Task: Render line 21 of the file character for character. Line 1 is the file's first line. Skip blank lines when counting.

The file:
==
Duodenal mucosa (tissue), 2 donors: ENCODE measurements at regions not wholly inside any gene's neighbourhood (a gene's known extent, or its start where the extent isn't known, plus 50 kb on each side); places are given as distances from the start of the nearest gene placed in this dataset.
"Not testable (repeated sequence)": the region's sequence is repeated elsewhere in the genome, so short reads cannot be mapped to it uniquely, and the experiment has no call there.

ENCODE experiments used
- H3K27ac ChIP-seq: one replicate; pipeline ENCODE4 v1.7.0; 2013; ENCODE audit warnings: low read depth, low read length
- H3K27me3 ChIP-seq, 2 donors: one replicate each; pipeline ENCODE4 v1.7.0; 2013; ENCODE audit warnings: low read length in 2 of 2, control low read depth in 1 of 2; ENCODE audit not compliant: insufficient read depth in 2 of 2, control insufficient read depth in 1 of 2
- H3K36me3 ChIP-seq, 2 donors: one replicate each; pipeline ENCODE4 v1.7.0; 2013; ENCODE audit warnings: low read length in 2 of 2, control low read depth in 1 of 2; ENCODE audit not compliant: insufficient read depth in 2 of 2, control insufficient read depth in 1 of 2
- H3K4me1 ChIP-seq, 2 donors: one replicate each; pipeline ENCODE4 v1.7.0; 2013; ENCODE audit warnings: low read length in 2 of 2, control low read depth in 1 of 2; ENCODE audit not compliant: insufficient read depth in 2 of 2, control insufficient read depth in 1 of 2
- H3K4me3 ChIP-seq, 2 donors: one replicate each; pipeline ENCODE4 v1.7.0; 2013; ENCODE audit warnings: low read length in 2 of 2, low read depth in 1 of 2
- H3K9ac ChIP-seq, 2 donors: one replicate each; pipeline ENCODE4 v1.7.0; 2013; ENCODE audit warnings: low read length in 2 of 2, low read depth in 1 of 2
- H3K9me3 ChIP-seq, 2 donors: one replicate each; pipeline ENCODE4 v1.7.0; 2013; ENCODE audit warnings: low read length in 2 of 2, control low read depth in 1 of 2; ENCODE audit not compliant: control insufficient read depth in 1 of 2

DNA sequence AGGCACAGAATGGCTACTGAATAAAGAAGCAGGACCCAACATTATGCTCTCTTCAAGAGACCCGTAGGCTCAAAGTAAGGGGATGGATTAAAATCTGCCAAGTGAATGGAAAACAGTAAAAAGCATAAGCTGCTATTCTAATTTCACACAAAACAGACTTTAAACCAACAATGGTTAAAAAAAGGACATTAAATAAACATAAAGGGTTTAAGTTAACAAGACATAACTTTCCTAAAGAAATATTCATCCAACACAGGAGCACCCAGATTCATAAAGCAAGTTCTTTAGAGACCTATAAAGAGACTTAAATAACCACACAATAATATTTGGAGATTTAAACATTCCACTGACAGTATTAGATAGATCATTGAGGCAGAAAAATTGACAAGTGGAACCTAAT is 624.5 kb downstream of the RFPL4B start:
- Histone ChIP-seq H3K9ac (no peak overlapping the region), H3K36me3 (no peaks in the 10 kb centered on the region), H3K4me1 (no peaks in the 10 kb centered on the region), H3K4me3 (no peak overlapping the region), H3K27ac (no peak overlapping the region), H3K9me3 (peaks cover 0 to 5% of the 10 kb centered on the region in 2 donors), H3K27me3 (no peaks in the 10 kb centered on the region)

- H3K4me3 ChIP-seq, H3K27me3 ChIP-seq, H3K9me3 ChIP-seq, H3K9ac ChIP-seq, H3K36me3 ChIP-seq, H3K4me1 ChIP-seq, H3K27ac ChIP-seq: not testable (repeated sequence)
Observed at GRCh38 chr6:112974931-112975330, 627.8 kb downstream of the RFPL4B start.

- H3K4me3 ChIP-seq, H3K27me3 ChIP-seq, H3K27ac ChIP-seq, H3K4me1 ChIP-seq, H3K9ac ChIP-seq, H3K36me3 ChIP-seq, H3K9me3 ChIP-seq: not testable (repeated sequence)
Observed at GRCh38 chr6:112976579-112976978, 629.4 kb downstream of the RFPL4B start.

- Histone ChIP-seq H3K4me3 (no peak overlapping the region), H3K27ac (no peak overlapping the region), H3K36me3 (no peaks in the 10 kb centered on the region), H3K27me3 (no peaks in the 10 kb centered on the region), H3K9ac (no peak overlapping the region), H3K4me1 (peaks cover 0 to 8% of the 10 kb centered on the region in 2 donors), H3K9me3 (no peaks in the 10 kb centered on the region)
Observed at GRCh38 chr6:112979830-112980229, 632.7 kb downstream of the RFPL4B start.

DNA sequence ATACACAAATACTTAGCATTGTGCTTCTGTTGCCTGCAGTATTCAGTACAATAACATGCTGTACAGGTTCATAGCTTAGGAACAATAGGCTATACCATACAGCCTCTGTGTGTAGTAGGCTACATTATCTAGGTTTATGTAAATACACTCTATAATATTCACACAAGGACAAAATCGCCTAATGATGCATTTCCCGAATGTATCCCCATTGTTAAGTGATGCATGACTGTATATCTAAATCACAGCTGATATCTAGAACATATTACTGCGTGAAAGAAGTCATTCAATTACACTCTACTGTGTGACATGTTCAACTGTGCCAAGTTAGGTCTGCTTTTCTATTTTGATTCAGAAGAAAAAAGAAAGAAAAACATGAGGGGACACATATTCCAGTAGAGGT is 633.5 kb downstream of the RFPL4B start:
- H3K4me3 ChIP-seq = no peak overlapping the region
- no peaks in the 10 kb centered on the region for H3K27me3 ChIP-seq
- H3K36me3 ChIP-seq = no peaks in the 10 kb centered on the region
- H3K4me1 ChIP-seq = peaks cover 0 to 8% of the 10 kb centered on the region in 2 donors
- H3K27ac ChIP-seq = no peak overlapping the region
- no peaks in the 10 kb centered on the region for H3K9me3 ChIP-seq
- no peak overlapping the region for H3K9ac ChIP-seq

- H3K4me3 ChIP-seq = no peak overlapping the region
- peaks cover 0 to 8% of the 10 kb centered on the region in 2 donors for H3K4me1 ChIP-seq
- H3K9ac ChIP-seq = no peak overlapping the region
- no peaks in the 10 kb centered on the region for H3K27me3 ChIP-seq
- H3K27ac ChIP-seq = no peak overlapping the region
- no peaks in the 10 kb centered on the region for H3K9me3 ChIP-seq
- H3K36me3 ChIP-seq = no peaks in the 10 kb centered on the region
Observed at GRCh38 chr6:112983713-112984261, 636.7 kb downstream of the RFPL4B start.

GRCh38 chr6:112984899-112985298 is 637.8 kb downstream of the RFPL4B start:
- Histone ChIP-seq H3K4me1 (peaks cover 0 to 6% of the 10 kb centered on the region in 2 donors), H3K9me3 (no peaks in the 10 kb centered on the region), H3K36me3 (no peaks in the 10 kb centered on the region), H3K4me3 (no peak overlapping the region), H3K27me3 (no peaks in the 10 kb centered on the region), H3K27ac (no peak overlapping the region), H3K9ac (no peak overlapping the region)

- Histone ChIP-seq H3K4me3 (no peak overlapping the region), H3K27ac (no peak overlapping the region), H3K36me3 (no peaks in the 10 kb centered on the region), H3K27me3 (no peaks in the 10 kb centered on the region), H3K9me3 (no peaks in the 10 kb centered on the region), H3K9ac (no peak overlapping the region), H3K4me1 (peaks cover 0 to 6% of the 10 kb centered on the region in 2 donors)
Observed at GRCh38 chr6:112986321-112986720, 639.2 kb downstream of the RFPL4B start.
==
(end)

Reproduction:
- no peaks in the 10 kb centered on the region for H3K27me3 ChIP-seq